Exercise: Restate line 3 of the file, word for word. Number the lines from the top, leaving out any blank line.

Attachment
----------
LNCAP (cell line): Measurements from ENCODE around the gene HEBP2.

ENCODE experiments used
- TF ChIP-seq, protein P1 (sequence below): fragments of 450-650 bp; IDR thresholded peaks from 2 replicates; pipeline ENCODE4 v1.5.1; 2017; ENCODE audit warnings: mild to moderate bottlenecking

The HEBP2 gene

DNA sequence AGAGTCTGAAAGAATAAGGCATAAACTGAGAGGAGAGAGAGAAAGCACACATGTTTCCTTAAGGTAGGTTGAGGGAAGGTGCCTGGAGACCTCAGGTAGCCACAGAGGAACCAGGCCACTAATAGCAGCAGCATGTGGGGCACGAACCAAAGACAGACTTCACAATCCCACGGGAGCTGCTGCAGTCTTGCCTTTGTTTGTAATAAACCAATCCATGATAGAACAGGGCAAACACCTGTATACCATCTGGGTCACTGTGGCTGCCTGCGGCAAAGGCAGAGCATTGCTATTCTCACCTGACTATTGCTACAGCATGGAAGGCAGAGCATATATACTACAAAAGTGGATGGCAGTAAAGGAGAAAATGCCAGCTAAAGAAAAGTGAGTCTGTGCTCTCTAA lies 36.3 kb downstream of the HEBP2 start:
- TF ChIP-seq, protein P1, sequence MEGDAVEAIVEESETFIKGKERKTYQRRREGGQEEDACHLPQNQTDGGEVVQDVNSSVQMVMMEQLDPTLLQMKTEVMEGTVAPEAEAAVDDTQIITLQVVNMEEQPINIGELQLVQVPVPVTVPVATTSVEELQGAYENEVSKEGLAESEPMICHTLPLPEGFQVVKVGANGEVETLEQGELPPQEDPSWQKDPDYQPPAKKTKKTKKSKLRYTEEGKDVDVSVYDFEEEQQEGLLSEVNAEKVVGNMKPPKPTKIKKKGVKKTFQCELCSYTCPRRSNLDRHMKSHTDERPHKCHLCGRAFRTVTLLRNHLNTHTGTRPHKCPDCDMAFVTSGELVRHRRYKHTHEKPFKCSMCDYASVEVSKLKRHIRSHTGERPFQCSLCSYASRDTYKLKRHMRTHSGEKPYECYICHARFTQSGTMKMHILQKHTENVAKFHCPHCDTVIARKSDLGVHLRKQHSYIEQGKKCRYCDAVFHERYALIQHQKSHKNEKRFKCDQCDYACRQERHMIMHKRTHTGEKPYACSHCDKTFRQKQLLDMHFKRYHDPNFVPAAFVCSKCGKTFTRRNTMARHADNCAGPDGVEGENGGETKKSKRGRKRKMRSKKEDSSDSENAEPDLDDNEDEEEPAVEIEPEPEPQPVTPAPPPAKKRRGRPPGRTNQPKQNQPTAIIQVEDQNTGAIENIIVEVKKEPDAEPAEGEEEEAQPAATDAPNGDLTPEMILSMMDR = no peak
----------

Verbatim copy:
- TF ChIP-seq, protein P1 (sequence below): fragments of 450-650 bp; IDR thresholded peaks from 2 replicates; pipeline ENCODE4 v1.5.1; 2017; ENCODE audit warnings: mild to moderate bottlenecking